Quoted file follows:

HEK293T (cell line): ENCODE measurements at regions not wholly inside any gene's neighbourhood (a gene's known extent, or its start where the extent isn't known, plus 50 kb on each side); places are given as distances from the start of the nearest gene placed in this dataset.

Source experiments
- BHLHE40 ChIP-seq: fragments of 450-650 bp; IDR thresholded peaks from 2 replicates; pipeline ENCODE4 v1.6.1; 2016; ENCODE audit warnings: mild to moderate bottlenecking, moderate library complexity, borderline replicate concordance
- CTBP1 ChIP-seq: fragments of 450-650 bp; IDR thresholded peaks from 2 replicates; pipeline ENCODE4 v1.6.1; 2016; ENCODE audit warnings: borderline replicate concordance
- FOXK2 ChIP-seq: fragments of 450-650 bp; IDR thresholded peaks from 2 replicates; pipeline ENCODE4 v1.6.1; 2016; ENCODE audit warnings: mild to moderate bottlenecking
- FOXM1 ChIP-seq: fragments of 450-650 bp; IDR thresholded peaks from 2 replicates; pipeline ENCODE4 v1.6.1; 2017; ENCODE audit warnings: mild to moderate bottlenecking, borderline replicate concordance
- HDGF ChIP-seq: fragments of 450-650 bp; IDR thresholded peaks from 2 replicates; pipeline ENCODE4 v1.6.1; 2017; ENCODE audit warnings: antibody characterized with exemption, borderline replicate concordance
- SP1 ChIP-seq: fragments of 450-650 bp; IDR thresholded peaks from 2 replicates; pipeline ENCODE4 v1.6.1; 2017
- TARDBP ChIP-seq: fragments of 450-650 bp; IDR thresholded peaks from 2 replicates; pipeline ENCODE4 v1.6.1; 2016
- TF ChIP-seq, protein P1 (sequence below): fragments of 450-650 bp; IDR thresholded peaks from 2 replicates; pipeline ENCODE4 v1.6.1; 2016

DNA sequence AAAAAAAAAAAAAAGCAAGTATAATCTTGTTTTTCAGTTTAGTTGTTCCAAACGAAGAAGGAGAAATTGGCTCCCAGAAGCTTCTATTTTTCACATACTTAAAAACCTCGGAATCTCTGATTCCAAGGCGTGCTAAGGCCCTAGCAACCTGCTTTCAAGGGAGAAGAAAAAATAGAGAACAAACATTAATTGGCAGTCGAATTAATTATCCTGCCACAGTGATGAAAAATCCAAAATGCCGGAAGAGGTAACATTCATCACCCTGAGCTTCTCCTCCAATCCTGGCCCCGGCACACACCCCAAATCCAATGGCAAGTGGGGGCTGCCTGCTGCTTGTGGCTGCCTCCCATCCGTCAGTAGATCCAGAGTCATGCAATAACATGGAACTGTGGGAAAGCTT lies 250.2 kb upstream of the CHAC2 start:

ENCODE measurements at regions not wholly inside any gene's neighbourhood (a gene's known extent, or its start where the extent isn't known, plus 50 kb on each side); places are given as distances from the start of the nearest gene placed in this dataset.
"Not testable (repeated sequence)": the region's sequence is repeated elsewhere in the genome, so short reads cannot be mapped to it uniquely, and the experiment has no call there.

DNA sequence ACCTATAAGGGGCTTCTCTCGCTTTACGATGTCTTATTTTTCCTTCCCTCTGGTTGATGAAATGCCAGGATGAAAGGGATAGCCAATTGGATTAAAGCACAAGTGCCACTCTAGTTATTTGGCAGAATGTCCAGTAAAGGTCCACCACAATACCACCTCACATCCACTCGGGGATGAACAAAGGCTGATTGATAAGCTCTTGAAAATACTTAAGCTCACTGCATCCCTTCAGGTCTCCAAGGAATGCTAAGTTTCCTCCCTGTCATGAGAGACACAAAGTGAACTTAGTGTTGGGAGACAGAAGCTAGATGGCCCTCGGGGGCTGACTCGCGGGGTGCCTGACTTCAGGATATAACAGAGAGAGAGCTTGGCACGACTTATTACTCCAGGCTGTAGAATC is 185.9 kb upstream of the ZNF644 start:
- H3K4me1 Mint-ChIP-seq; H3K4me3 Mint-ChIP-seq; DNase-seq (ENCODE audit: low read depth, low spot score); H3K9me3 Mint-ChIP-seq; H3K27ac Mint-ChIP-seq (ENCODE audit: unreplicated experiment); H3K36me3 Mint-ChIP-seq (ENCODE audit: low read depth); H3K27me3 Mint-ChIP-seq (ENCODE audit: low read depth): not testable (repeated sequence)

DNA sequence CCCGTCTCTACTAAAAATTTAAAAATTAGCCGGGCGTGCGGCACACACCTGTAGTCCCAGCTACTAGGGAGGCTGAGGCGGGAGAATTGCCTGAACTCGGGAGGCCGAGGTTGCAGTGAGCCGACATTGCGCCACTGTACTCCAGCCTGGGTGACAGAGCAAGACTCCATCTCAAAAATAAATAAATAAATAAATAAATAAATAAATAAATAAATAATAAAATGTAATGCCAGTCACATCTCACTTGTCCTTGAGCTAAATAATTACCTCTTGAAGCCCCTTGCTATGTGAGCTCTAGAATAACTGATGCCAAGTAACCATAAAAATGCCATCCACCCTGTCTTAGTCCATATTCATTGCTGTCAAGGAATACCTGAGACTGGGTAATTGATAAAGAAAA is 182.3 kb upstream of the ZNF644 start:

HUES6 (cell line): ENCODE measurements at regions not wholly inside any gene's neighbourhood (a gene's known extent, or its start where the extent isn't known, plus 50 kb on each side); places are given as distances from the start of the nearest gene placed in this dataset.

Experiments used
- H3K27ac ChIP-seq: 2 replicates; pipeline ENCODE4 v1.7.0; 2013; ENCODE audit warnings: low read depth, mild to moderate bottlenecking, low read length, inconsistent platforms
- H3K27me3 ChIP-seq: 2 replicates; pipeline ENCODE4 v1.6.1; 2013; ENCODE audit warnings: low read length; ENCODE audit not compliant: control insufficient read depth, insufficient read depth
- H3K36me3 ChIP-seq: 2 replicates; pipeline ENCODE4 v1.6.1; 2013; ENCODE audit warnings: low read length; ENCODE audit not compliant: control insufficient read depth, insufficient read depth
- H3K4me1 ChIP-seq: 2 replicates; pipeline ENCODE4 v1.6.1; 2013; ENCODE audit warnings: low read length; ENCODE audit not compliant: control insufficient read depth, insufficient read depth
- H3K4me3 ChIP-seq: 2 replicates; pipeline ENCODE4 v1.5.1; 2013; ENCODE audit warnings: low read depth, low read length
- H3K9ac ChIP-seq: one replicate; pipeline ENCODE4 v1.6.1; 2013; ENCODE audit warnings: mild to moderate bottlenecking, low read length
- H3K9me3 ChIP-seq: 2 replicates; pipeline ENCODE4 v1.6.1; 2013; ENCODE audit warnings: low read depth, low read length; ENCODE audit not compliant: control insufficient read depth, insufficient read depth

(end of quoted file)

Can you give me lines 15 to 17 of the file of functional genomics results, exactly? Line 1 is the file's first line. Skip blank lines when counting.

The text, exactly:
- H3K4me1 Mint-ChIP-seq; H3K4me3 Mint-ChIP-seq; DNase-seq (ENCODE audit: low read depth, low spot score); H3K9me3 Mint-ChIP-seq; H3K27ac Mint-ChIP-seq (ENCODE audit: unreplicated experiment); H3K36me3 Mint-ChIP-seq (ENCODE audit: low read depth); H3K27me3 Mint-ChIP-seq (ENCODE audit: low read depth): not testable (repeated sequence)

DNA sequence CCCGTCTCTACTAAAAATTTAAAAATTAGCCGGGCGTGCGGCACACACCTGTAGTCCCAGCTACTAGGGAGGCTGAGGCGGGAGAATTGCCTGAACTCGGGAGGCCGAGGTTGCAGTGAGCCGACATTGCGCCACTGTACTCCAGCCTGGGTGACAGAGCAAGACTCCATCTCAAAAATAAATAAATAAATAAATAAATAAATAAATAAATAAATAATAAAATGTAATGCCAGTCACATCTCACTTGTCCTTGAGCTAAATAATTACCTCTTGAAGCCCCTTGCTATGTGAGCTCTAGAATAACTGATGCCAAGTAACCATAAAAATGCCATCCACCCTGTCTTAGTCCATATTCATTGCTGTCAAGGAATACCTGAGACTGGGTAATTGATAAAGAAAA is 182.3 kb upstream of the ZNF644 start:

HUES6 (cell line): ENCODE measurements at regions not wholly inside any gene's neighbourhood (a gene's known extent, or its start where the extent isn't known, plus 50 kb on each side); places are given as distances from the start of the nearest gene placed in this dataset.